Marvel Studios has recognized that people enjoy getting to play in the same (figurative) sandbox all year round, which is why the comic book organization has begun to expand its Cinematic Universe across the realm of television (beginning with Agents of S.H.I.E.L.D., now airing on ABC). The logic is that by allowing fans to visit the Avengers-verse throughout the year - rather than just on the 1-2 occasions when a Marvel film is released in theaters (annually) - you not only prevent their interest from waning, but also generate more room for diversity of characters and worlds that are realized on either the big and/or small screen.
We've already seen the domino effect that Marvel's success is having on its fellow studios, be it Lucasfilm's plans to usher in a new era of Star Wars entertainment - with spinoff films releasing in between the Episode installments every 2 or so years (while shows like Star Wars Rebels air on a yearly basis) - or Sony mapping out the future of The Amazing Spider-Man franchise to potentially include installments centered around characters like Venom and the Spidey villain rat pack known as the Sinister Six. Interestingly, the prolific writer/producer duo that is working on the Amazing Spider-Man series, Alex Kurtzman and Roberto Orci might be planning a similar cinematic universe with Universal's catalog of classic horror genre creatures.
Orci, during an interview alongside Gavin Hood with IGN for the upcoming Ender's Game (which Hood wrote/directed, while Orci co-produced), was asked about the Mummy and Van Helsing movie reboots that he and Kurtzman are producing (but not writing... yet, anyway). Although Orci didn't formally announce that a cinematic universe featuring Universal's monsters is the final goal, he seemed to indicate as much is the plan, through his response.
Read what he had to say and see if you agree:
"There's an interesting thing that could happen at Universal where they have this amazing library of their old monsters and these kinds of heroes, and the idea of trying to create a universe [with] Van Helsing, and we're also producing The Mummy for them. We're kind of imagining updating these kinds of things. You don't want to just make remakes when you're doing a thing, unless it's worthy of being a remake, but when you have an idea for something that can actually be made different and yet be true to what it was. We just had a notion of how to make it modern and have a slightly different tone. It's not going to be just a remake."
Filmmaker Stephen Sommers was successful with his re-invention of The Mummy franchise in 1999 (ultimately culminating in a new film trilogy), but his attempt to do likewise with Van Helsing (starring Hugh Jackman) five years later didn't work out so well, either critically or financially. Similarly, Joe Johnston remade The Wolfman in 2008 but, even though the film earned praise in certain quarters for being an entertaining throwback to 20th-century Universal horror cinema, the overall response was more lukewarm and left the film hanging as a one-shot.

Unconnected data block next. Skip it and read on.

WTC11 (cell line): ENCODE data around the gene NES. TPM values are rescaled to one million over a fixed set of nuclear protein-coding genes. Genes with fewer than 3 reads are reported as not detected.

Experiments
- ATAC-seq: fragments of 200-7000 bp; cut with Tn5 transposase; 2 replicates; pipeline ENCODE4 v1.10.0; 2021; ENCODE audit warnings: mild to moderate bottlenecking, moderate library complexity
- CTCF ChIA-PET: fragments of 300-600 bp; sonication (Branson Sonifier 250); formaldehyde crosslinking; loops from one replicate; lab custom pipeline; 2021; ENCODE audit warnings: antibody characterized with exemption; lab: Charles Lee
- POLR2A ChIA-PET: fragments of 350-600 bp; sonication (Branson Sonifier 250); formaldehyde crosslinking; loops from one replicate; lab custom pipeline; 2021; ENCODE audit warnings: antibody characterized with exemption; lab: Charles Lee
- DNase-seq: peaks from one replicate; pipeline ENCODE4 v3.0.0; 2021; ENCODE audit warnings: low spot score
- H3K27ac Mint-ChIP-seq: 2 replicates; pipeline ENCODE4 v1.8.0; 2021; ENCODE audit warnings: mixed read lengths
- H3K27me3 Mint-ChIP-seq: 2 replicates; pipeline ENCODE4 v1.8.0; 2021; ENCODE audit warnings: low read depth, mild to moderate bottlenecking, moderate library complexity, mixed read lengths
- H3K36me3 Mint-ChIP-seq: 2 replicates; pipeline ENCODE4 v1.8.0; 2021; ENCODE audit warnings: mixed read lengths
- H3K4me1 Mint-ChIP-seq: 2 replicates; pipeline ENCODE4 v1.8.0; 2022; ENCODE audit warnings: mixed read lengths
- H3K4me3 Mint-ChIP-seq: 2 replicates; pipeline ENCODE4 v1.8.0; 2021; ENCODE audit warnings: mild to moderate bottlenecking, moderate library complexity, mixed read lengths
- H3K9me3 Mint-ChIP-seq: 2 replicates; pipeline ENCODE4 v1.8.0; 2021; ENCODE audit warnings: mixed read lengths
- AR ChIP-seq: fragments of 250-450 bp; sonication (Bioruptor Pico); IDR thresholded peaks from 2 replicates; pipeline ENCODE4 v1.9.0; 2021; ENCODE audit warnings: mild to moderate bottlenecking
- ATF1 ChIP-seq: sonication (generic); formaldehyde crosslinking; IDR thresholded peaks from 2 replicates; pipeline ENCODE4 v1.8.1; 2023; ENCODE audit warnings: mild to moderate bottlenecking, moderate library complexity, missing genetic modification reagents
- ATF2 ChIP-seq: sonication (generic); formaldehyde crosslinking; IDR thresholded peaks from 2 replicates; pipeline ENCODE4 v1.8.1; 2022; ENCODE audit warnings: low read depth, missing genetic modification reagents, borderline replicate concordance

Point being, Universal has attempted to re-imagine its horror monster gallery for the 21st century, with mixed success to date. As such, the studio has good reason to try and emulate Marvel's cinematic universe model, which started with the hiring of Kurtzman and Orci - who are riding high thanks to the popularity of their Sleepy Hollow television series - to do what Kevin Feige does for Marvel: seek out promising writing and directing talent, in order to put a fresh spin on the monster stories that've been told and re-told many times in movie/TV show form over the last century.
Next year, Universal will start its parade of rebooted monster properties with Dracula Untold, an origin story for the eponymous vampire that is being headlined by Luke Evans (Fast & Furious 6); though, as far as we know, Kurtzman and Orci aren't involved in producing that feature. Then again, the pair didn't become involved with the Amazing Spider-Man franchise until after the first movie released in theaters, so that doesn't rule out the possibility of Dracula Untold being a part of the larger plans for a shared universe shepherded by the dynamic Star Trek writer/producer duo.
Meanwhile, Fox is putting together a new Frankenstein movie - starring Daniel Radcliffe and James McAvoy, with a script written by Max Landis (Chronicle) - for release in early 2015. However, Orci also specifically mentioned that he is looking forward to a new Universal-backed take on Mary Shelley's novel.
To quote Orci directly:
"I love Frankenstein just cause it's such a twisted, complicated monster. A monster that's not really a monster."
Does a cinematic universe for Universal Monsters - laying the foundation for potential cross-overs and/or team-ups in the future - sound like a good idea to you?